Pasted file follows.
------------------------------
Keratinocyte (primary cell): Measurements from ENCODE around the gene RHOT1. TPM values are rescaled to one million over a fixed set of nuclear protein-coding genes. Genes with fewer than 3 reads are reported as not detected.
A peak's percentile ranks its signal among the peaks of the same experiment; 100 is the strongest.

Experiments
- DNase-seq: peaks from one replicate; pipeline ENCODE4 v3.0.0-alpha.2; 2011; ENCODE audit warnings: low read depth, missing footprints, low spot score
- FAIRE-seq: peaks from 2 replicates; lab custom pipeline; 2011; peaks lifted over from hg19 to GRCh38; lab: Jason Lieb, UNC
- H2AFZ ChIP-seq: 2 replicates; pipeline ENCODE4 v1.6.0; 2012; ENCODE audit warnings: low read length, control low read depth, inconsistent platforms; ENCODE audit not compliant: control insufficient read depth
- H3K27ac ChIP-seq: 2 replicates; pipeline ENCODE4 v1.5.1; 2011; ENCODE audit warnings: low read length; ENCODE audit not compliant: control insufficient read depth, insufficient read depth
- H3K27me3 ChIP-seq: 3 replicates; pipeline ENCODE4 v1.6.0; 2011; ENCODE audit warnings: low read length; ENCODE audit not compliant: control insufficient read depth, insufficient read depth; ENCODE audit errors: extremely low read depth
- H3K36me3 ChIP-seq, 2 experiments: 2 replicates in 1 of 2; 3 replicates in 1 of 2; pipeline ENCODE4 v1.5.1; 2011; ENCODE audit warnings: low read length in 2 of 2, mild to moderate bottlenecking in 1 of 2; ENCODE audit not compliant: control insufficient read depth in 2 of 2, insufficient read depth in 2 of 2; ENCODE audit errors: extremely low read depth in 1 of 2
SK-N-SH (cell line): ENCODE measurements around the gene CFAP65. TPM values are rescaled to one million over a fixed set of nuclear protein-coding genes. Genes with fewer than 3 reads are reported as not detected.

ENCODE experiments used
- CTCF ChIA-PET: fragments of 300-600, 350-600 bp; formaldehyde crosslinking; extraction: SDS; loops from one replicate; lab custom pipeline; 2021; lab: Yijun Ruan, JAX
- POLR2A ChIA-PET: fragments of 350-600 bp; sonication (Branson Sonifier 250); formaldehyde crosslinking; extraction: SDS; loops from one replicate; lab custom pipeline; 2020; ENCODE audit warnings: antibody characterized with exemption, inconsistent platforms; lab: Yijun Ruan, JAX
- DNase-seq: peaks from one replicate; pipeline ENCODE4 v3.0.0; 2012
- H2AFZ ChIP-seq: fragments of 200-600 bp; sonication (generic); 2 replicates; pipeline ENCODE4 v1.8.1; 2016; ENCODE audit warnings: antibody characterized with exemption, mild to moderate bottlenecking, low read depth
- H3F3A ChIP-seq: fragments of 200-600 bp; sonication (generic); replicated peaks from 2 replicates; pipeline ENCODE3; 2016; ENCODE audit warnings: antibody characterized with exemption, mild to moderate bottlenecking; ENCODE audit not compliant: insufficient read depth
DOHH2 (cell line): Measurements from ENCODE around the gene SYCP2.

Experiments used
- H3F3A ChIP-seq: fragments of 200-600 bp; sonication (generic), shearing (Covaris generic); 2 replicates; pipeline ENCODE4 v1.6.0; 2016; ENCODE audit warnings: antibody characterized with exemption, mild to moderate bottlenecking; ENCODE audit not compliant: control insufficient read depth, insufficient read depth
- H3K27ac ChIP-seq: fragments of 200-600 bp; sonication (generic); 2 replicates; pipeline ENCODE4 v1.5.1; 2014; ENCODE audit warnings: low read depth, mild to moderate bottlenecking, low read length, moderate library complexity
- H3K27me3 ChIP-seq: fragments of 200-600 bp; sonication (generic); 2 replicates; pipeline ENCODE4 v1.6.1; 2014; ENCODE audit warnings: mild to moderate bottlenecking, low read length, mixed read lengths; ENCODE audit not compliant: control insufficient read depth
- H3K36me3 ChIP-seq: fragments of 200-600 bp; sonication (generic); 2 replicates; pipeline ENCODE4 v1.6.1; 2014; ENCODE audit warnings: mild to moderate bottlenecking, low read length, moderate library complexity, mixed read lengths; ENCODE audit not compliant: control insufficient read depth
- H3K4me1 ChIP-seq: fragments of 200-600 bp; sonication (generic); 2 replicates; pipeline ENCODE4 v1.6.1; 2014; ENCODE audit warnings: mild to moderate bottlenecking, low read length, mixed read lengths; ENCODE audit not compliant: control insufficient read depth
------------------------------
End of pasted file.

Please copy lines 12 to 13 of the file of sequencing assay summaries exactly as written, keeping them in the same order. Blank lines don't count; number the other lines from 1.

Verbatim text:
- CTCF ChIA-PET: fragments of 300-600, 350-600 bp; formaldehyde crosslinking; extraction: SDS; loops from one replicate; lab custom pipeline; 2021; lab: Yijun Ruan, JAX
- POLR2A ChIA-PET: fragments of 350-600 bp; sonication (Branson Sonifier 250); formaldehyde crosslinking; extraction: SDS; loops from one replicate; lab custom pipeline; 2020; ENCODE audit warnings: antibody characterized with exemption, inconsistent platforms; lab: Yijun Ruan, JAX